Palliative care has come a long way since it emerged onto the U.S. health care scene in the late 1980s. The number of palliative care programs in U.S. hospitals with more than 50 beds tripled between 2000 and 2015, skyrocketing from 25 percent to 75 percent, according to this Health Affairs article.
The authors define palliative care as “team-based care that focuses on providing relief from the pain, symptom, and stress of serious illness.” New York Presbyterian Hospital goes a step further, explaining, that it is “interdisciplinary care that aims to relieve suffering and improve the quality of life while simultaneously administering other appropriate treatments for patients with advanced, chronic, or life threatening illness.” Continue reading
The inaugural Aspen Health Strategy Group (AHSG) report on improving end-of-life care pulls few punches in calling for significant changes in care design, delivery, financing, quality measurement and care provision.
The conclusions from the year-long study, which included input from dozens of health care leaders and experts, appealed for a serious overhaul by health systems, payers, academia, and policymakers of palliative and hospice care. Continue reading
Photo: Mary IsaacsonPowwows provide a good venue for Pine Ridge elders to discuss advanced care planning and wills.
A unique outreach program is helping elders of the Lakota nation to address issues of palliative and end of life care among residents of reservations throughout South Dakota. The program incorporates culturally appropriate language and uses peer educators to promote advance care planning and wills.
When Mary Isaacson, an assistant nursing professor at South Dakota State University, began exploring the issue with older adults from the Pine Ridge reservation in 2014, she found an overwhelming need for education and materials. Within a year, Pine Ridge elders Patricia Catches The Enemy, Valaria Red Cloud and Garfield Apple collaborated with Isaacson to develop a Lakota-specific advanced directive brochure and received training to be advance directive coaches. While attending events, such as powwows and flea markets, and visiting community centers where elder meals are served, they hope to start conversations about advanced care planning and wills. Continue reading
Hospice use is a common indicator of quality end-of-life care. The timing of hospice enrollment is an important component of that care, and a recent study finds wide variations among states.
Researchers from Yale University compared 2011 hospice use data on a state-by-state basis of 660,000 Medicare patients during the last six months of their lives. They identified several key trends among states in the rates of very short or very long hospice stays (reflecting late or early enrollment) and of patients leaving hospice before their deaths. Continue reading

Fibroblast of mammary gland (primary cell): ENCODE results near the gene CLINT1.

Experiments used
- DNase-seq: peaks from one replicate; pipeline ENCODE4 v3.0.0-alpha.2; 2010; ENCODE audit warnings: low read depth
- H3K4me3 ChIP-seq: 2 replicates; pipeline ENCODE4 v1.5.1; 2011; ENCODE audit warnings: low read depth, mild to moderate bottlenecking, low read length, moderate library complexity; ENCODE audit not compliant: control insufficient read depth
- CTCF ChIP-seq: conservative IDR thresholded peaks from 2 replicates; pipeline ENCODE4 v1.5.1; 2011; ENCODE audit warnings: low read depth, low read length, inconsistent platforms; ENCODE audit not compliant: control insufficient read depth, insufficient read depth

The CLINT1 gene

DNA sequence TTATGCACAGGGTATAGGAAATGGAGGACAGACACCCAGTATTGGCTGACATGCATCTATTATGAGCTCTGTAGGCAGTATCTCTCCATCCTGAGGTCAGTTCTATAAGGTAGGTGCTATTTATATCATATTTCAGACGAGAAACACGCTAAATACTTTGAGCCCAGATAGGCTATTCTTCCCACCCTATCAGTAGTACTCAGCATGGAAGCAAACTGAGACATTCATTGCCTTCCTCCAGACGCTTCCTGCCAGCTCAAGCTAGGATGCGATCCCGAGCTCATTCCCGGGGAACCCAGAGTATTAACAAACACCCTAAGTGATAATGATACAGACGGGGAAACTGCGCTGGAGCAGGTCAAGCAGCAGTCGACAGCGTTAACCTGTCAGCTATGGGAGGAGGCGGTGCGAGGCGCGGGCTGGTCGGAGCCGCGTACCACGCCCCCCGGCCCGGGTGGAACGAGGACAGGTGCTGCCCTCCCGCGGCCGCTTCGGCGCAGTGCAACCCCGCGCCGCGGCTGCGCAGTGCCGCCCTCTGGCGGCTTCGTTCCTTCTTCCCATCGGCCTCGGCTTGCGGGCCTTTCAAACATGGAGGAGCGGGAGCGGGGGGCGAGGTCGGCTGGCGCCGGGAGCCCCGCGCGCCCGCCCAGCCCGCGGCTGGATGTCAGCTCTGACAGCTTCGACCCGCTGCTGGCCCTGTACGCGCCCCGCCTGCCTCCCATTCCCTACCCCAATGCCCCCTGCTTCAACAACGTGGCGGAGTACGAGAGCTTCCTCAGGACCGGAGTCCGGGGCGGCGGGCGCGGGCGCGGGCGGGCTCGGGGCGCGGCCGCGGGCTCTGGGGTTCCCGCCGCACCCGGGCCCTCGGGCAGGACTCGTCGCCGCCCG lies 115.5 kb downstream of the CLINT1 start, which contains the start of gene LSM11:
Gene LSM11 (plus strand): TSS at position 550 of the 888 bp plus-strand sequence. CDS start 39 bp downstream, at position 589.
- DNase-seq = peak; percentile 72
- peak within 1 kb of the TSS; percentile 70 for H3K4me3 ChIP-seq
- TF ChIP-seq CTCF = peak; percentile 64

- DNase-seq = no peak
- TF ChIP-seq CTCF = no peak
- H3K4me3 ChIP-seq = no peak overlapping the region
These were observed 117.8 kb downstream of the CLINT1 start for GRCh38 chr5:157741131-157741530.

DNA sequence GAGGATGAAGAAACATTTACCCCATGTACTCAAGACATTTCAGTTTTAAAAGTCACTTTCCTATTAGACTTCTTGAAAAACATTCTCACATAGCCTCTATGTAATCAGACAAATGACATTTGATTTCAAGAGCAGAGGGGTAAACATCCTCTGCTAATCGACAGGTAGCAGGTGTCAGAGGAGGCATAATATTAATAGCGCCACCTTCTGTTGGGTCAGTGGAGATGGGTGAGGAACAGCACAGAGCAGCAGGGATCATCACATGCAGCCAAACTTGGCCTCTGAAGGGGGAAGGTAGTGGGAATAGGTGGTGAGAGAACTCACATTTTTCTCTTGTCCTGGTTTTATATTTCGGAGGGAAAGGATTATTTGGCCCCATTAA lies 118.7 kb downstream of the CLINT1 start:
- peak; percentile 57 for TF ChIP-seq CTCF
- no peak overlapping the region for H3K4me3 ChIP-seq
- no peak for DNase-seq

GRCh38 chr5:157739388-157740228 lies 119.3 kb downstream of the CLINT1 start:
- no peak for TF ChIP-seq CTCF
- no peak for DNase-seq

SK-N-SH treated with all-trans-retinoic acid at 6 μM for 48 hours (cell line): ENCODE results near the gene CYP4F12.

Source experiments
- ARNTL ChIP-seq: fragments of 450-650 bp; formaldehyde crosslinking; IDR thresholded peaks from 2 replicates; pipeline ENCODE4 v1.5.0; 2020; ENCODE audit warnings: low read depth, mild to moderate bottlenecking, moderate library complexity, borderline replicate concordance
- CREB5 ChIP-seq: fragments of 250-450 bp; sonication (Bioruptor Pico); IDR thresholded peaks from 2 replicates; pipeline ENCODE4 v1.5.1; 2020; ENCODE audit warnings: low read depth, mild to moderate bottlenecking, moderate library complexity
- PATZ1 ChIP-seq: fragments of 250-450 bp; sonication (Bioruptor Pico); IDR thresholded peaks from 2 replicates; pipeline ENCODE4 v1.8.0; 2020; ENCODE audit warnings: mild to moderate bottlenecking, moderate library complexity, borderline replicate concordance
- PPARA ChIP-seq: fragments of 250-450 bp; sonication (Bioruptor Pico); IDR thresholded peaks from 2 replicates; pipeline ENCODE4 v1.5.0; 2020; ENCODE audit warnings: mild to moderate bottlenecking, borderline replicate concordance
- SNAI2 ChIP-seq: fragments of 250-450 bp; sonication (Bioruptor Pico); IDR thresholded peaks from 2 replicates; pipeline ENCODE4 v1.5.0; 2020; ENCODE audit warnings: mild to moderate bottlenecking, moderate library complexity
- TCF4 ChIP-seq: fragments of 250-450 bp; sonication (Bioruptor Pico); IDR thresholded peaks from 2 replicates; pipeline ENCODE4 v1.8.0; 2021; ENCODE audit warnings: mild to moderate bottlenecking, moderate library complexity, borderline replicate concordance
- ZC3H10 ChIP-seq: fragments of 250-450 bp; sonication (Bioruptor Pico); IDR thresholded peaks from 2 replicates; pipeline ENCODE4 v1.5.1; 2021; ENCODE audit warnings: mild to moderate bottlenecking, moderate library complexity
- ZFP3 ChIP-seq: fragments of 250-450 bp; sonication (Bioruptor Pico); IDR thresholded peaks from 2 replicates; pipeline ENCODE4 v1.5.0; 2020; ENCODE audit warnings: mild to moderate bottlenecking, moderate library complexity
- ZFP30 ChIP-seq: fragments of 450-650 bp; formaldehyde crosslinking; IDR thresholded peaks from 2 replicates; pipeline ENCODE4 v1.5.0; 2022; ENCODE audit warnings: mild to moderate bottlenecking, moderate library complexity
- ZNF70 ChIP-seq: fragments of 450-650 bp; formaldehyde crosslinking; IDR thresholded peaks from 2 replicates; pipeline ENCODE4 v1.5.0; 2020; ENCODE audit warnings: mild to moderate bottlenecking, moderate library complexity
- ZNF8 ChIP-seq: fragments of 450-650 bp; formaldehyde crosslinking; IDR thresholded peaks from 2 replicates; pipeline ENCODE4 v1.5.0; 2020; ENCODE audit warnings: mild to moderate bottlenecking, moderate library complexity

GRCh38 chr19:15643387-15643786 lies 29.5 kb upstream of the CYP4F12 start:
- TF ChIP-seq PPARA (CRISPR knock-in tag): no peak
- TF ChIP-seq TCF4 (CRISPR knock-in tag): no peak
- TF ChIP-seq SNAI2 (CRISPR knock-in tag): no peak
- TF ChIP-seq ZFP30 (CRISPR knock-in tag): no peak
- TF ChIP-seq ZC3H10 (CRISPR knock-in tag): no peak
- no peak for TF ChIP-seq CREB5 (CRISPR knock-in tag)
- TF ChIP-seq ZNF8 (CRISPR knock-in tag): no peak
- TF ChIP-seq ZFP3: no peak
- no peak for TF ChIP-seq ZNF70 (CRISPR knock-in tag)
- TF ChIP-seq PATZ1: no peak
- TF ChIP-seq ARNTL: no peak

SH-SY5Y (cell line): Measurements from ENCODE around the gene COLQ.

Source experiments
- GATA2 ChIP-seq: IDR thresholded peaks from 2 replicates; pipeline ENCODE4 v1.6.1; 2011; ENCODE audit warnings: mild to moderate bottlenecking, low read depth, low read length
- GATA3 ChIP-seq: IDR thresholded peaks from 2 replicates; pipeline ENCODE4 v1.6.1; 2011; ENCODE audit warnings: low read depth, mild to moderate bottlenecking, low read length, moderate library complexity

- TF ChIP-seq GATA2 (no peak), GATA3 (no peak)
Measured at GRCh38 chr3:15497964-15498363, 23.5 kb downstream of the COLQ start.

A provocative examination of end-of-life care brought this question into sharp focus for journalists attending Health Journalism 2015. Paul Kleyman, who moderated a panel on the topic, noted that essential end-of-life elements first reported on 30 years ago – such as affordability and death with dignity – are still relevant and have intensified.
“Lately, there has been lots of attention around the “right-to-die” movement. Just as important as that is exploring the right to quality of life until the end,” Kleyman, director of the Ethnic Elders Newsbeat at New America Media, said at the April 24 session.
V.J. Periyakoil, M.D., who is director of palliative care education and training at Stanford University School of Medicine, specializes in multicultural palliative care and in helping families and physicians understand the related cultural components. “Providing good end-of-life medical care is not enough,” she said. “Providers must become more skilled at having effective end-of-life conversations.” Continue reading
Nancy Berlinger, Ph.D., is a research scholar at The Hastings Center and co-author of a retrospective article on palliative and end-of-life care that was published in the Feb. 12 New England Journal of Medicine.
In part one of our conversation, Berlinger focused on the need to broaden the discussion among and improve training of clinicians on talking to patients about end of life issues. In part two, she discusses foreseeable scenarios, societal perspectives and how to improve media coverage of this complex topic. Continue reading